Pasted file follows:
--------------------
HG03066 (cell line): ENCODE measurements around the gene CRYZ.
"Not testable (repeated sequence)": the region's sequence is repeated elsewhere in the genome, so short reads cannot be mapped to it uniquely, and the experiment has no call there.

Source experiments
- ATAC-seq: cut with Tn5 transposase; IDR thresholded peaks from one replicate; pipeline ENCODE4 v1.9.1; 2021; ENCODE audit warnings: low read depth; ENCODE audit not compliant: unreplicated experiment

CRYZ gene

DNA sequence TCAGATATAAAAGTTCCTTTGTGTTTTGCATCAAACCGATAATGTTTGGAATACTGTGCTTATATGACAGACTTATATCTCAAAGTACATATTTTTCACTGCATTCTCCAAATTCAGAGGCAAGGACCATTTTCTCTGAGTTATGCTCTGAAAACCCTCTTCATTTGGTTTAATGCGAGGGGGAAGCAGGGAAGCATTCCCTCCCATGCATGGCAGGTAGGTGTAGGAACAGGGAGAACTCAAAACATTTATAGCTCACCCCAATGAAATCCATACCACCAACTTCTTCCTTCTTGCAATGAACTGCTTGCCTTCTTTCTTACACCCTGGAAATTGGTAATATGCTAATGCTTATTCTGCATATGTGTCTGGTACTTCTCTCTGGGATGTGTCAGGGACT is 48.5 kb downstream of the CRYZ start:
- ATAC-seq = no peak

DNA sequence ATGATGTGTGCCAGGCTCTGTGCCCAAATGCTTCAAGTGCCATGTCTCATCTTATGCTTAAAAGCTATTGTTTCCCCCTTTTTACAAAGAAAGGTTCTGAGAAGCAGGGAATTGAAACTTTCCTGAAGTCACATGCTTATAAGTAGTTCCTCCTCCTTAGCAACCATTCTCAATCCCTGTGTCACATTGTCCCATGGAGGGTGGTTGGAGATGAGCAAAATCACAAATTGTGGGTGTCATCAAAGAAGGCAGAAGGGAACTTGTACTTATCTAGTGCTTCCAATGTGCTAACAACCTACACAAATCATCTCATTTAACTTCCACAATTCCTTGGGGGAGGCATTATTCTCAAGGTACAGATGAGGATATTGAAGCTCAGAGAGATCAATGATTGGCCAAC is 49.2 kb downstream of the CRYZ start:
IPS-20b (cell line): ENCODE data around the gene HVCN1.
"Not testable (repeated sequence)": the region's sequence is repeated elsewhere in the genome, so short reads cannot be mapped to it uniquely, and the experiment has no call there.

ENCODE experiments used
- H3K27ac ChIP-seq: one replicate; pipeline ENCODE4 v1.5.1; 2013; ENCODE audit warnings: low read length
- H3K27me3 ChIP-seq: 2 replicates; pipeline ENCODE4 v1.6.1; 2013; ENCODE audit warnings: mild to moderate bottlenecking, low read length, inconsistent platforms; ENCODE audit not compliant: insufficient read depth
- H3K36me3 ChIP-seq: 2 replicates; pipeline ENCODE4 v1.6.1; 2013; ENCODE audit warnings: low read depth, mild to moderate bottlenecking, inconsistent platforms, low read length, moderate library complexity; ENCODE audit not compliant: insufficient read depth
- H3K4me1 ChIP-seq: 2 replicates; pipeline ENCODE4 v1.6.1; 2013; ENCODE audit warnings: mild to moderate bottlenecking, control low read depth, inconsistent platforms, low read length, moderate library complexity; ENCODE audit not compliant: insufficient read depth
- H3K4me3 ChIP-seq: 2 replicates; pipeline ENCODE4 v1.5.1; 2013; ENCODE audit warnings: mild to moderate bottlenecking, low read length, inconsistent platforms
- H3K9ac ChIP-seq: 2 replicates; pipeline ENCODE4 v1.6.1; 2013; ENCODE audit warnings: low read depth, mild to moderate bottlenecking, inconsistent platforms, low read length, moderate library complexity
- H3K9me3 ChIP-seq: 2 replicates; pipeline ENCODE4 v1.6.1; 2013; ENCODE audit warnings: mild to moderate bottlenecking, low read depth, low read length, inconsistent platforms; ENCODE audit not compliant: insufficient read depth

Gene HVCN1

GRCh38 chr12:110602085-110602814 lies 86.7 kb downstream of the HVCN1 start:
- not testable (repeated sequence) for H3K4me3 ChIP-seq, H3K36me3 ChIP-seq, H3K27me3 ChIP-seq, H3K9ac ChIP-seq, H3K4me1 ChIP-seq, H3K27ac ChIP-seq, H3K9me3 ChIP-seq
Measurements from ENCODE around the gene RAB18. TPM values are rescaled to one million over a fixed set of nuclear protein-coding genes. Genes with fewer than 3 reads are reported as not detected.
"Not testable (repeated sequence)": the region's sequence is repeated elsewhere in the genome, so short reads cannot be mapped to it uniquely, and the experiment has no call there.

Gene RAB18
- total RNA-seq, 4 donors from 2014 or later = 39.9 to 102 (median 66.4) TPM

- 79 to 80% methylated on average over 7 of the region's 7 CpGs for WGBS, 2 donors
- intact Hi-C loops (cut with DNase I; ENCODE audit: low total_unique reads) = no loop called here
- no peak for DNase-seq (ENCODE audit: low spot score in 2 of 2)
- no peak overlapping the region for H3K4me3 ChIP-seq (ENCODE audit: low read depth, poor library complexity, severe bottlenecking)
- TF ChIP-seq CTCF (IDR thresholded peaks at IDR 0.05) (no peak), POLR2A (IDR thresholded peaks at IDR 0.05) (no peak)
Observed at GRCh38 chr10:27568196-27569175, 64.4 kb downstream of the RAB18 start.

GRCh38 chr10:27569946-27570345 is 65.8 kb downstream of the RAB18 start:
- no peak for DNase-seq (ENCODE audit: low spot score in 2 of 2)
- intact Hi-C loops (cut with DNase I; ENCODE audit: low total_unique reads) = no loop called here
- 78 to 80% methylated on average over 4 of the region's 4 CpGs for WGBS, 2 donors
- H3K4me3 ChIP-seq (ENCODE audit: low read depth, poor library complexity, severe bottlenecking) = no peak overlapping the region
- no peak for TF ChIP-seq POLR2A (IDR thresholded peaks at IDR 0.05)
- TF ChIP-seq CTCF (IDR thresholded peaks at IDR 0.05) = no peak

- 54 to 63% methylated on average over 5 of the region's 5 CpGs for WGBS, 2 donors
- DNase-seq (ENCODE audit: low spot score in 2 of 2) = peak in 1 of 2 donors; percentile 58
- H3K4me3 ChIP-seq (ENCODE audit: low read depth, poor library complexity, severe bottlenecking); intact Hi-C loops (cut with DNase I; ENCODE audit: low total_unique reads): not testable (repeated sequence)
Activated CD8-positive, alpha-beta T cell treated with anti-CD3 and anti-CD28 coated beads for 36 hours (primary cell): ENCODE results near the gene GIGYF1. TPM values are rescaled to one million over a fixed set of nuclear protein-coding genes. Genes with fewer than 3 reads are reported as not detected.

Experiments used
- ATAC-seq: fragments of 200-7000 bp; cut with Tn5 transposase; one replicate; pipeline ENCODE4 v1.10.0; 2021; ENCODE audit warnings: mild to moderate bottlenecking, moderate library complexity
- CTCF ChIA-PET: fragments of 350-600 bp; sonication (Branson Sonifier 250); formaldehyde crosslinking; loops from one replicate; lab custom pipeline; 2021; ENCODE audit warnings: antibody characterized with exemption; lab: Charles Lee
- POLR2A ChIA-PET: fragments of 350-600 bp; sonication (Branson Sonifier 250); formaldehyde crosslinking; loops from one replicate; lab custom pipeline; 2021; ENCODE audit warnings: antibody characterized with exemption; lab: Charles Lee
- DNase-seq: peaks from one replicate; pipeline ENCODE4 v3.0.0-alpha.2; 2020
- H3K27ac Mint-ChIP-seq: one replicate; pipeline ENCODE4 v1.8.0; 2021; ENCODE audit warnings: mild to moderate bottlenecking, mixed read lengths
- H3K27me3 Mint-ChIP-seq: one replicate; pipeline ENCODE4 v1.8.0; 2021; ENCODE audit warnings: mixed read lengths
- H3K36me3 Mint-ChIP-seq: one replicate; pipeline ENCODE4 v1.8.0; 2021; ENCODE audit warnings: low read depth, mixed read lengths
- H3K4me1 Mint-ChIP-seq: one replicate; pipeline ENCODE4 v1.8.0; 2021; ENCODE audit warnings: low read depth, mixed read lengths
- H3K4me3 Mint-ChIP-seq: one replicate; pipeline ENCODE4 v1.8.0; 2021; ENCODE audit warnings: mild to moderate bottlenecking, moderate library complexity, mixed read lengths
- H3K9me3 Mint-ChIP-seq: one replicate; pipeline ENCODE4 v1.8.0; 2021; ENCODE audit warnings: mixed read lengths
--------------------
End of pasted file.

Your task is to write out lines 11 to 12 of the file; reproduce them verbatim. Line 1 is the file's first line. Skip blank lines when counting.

ENCODE experiments used
- H3K27ac ChIP-seq: one replicate; pipeline ENCODE4 v1.5.1; 2013; ENCODE audit warnings: low read length